• reduce this analysis to a set of strategic objectives and an updated plan to achieve them.

 

Developing a new strategy

Business strategy has come a long way since the concept was first invented in the 1960s. At that time, it was largely an adaptation of military strategy, characterised by “command and control” and deep secrecy. Today, best practice in strategy setting is a far more open process. It leverages the collective mind-trust of the firm for ideas, ensuring that decisions are based upon the best possible information and that people are highly engaged with achieving the objectives set.

We can help you:

  • conduct an arms-length assessment of your levels and sources of sustainable competitive advantage relative to your most important rivals, including how this translates into relative market positioning
  • undertake a SWOT analysis, switching the sequence to start with threats and opportunities and end with strengths – so a TOWS analysis.
  • undertake formal scenario planning to develop a more objective, nuanced view of how your firm’s future might unfold.
  • work with your partners and selected other stakeholders to envision a desired future for your firm, informed by properly grounded strategic intelligence
  • Prioritise options available and reduce those to strategic objectives
  • determine the resources and actions required to achieve those objectives, and plan accordingly.

Assessing your market position

A firm’s market positioning remains an important outcome of its strategy, and a measure of its success. We can help you compare your firm’s resources and capabilities with those of your key rivals, using metrics related to value proposition, client perceptions, cost structure, differentiation, and market share. Whether reviewing your current strategy or assessing your options from scratch, a clear view of where you stand in your market, relative to your closest rivals, is the starting point for most strategy work.

We can help you:

  • conduct an arms-length assessment of your levels and sources of sustainable competitive advantage relative to your most important rivals, including how this translates into relative market positioning
  • undertake a SWOT analysis, switching the sequence to start with threats and opportunities and end with strengths – so a TOWS analysis.

Assessing new markets

Penetrating new markets is the most common reason reported for why law firms merge. Selecting the right market and entry mode and, if a physical presence is required, designing the right “size and shape” of the office, are key decisions that represent significant investments. Entering new markets can also present risks that require careful assessment. In particular, the firm might need to operate differently in the new market, in ways that impact the overall business model.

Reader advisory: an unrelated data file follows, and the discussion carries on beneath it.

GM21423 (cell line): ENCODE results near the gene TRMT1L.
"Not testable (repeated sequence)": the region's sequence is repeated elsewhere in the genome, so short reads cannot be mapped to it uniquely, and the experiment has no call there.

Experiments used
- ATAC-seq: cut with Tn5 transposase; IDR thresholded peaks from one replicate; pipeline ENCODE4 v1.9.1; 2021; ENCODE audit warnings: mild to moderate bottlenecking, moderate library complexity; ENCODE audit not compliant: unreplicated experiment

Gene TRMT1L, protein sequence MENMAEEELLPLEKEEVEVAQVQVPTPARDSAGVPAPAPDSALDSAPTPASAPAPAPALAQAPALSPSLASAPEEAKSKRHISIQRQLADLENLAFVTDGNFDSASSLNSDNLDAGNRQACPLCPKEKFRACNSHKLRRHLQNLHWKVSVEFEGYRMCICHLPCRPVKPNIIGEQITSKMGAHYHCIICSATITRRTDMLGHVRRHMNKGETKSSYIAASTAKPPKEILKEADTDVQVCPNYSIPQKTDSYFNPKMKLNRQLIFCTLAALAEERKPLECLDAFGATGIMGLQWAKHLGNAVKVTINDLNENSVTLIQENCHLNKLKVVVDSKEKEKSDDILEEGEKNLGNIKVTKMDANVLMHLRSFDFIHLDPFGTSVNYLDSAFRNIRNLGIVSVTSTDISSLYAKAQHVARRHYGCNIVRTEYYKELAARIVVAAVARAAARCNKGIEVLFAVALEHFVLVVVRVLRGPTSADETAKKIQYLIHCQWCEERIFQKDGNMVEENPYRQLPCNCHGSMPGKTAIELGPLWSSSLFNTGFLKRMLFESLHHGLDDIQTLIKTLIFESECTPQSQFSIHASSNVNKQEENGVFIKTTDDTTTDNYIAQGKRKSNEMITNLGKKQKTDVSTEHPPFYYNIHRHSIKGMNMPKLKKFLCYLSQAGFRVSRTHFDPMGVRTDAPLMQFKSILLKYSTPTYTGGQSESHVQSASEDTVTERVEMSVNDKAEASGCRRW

We can help you assess:

  • the “size and shape” of the new market, particularly demand for your firm’s services, opportunities for new services, key client activities in that market, growth trends, and perceptions about your firm.
  • the competitive landscape, especially where your firm would likely fit, who your key rivals would be and their relative strengths and weaknesses compared to yours, and what it would take to achieve and sustain competitive advantage in that market
  • regulatory, geo-economic, socio-political and cultural risks associated with the new market
  • the best market entry strategy for your particular needs.

Merger and acquisitions

Mergers are not in themselves a strategy, but they are a powerful means of rapidly acquiring new resources in order to execute more ambitious strategy.

For more information on our merger advisory work specifically, please visit the section of our website devoted to mergers.

Newly merged firms sometimes battle to properly calibrate their strategies to their new situation. In major mergers, the combined firm usually occupies a very different market position, compared to the legacy firms. Its scale is far larger. The set of peer rivals against which clients assess its value propositions is different. Greater complexity frequently brings with it changes in the firm’s approach to governance, the role of partners and hoe business services needs to be configured and resourced. We can help you work through these issues.

Cultural alignment

The famed management guru Peter Drucker never did say “culture eats strategy for breakfast” but culture certainly does influence strategy – very heavily. It drives behaviour and norms in organisations. When a firm’s culture and its strategy are well aligned, the results can be stellar. When they are opposed, the opposite is usually the case.

We have particular expertise in assessing a law firm’s culture from a strategic perspective. Our proprietary culture diagnostic tool, CultureFusionTM,  is the only culture diagnostic tool of which we know that is specifically designed to measure and describe a professional services firm’s culture – especially but not only in contexts where two cultures need to be “fused” into one, such as in a merger of two or more firms.

We can help you:

  • Measure and articulate the culture of your firm, or a firm with which you are considering a merger
  • Assess synergies and conflicts between a firm’s strategy and its culture
  • Develop a roadmap for aligning strategy and culture or, following a merger, for “fusing” multiple cultures into a single, coherent culture that aligns with the intended strategy of the combined firm and drives high performance.